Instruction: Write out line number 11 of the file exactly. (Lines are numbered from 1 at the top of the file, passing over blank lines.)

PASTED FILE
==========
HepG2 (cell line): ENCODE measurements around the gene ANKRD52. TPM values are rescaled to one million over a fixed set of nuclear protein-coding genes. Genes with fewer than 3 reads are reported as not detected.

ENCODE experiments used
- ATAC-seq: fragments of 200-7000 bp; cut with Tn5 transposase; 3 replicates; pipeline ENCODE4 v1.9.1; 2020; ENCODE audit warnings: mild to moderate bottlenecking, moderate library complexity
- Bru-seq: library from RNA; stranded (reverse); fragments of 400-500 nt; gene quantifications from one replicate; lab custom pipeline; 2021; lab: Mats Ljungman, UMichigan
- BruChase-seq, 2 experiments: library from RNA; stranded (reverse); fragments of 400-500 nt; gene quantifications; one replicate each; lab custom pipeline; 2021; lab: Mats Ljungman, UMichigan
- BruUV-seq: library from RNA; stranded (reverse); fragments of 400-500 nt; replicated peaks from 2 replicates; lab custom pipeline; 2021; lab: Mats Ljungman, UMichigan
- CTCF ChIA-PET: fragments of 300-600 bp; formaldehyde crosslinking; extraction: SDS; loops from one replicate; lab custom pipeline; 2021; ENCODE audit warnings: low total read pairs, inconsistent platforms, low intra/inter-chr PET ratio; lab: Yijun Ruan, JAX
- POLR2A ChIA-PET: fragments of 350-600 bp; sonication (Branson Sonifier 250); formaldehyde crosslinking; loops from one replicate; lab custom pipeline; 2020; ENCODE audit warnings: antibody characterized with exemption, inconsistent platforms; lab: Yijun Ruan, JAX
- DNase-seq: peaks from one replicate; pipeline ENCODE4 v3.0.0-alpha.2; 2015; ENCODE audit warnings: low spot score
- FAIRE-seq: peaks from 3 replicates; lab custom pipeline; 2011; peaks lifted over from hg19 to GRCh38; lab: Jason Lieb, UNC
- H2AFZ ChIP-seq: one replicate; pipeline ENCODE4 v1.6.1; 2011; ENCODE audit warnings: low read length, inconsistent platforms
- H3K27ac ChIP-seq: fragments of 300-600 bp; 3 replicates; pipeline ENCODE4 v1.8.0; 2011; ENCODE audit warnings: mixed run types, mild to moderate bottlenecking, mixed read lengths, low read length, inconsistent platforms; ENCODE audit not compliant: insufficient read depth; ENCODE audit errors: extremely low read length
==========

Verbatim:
- H2AFZ ChIP-seq: one replicate; pipeline ENCODE4 v1.6.1; 2011; ENCODE audit warnings: low read length, inconsistent platforms